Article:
The PTA also makes a number of housekeeping amendments to numerous provisions of the Competition Act that largely address inconsistencies that result from the current definition of “affiliate”, thereby broadening the scope of entities that are subject to the Competition Act.

Commentary

Investigating Lawful Conduct

Minister Moore took care to explicitly state that the PTA “will not set or regulate prices in Canada.” The Commissioner has no authority under the Competition Act to regulate prices, or to seek a remedial order from the Competition Tribunal (Tribunal) that would do so.

While not creating a new criminal offence or reviewable practice, the PTA expands the Commissioner’s investigatory role beyond investigating actual or potential breaches of the Competition Act to investigating otherwise lawful conduct and, therefore, potentially exposes companies that are complying with the Competition Act to intrusive and costly investigations and a public shaming for simply charging what the market will bear for their goods.

The mere existence of a price difference between Canada and the United States would be a sufficient basis for an inquiry, pursuant to which the Commissioner could obtain court orders to require production of documents and information, including information held by a foreign affiliate, and to compel witnesses for examination. Interestingly, the PTA does not propose to amend section 9 of the Competition Act, which means the procedure by which individuals may compel the Commissioner to commence an inquiry into potential violations of the Competition Act would not be extended to the commencement of an inquiry into Canada-U.S. price differences under s. 10(1.1).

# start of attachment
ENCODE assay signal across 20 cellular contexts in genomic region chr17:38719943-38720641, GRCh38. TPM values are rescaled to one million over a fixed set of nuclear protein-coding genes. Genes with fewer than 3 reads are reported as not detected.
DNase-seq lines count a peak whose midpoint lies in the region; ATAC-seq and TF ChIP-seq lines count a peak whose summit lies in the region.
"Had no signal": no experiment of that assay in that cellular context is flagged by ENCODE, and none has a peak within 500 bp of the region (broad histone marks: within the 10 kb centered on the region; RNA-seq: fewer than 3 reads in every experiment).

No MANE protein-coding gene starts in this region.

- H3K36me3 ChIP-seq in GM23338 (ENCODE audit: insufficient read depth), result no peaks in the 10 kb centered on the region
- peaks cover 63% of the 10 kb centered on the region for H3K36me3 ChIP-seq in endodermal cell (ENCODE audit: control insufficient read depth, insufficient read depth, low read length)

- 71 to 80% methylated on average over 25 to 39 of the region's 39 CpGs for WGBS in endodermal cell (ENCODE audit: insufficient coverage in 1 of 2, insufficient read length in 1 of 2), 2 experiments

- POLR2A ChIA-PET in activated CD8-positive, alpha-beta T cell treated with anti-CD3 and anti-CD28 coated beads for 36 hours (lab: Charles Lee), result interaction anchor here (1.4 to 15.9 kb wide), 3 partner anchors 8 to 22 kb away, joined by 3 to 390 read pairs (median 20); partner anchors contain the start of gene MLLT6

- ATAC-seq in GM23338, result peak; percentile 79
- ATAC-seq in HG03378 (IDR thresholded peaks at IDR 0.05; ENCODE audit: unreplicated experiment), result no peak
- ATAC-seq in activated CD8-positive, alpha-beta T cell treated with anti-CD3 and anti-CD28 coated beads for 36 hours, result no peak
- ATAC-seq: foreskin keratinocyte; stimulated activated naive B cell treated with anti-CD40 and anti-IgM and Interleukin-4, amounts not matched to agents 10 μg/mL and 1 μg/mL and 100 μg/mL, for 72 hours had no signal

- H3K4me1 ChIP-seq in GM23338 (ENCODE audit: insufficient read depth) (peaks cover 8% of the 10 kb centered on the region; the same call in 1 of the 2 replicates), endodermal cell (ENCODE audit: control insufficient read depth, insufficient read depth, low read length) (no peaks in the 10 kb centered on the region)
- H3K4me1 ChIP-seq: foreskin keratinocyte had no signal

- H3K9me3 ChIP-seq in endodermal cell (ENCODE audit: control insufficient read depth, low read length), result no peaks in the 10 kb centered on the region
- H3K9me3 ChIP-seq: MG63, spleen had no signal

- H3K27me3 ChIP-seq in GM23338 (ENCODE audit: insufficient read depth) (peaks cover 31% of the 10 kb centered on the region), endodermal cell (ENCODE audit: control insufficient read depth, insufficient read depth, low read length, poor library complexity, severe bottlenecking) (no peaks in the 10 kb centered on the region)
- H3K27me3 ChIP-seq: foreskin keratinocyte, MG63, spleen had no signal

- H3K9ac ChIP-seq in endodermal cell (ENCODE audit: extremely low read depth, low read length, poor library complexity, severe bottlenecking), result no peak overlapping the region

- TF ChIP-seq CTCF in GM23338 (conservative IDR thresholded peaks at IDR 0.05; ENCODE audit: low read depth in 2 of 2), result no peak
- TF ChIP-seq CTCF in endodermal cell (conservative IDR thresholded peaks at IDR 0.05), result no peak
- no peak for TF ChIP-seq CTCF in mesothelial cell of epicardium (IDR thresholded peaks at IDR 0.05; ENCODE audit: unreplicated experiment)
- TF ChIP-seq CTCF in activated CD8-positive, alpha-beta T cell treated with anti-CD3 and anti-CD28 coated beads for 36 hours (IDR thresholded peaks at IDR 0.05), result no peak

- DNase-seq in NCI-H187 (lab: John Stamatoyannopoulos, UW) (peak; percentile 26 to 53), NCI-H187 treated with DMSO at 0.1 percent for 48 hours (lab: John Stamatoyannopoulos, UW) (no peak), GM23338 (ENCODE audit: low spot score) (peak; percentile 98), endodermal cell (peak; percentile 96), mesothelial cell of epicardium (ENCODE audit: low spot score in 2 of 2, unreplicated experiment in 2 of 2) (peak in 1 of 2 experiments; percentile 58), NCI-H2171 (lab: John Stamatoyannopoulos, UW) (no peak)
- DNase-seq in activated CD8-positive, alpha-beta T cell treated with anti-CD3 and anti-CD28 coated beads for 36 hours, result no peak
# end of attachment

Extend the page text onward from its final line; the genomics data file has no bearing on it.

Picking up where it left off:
Public Reporting of the Commissioner’s Conclusions

The only “remedy” introduced in the PTA is the issuance of a public report of the Commissioner’s conclusions (if the Commissioner does not discontinue the inquiry). Of course, if an investigation uncovers evidence of conduct that the Commissioner believes violates the Competition Act, the Commissioner’s existing enforcement powers remain available. Although the Competition Act contains confidentiality obligations that require the Bureau to maintain the confidentiality of information it obtains through the use of production orders, if the Commissioner’s public reporting obligations are to be meaningful there is a real risk that some confidential information may become public under the exception permitting disclosure of confidential information for purposes of administration and enforcement of the Competition Act. Given that internal company information will be integral to the analysis and conclusions of any price investigation by the Commissioner, striking the right balance between vague public reports that lack meaningful detail and divulging confidential, competitively sensitive information will likely be fraught with difficulty.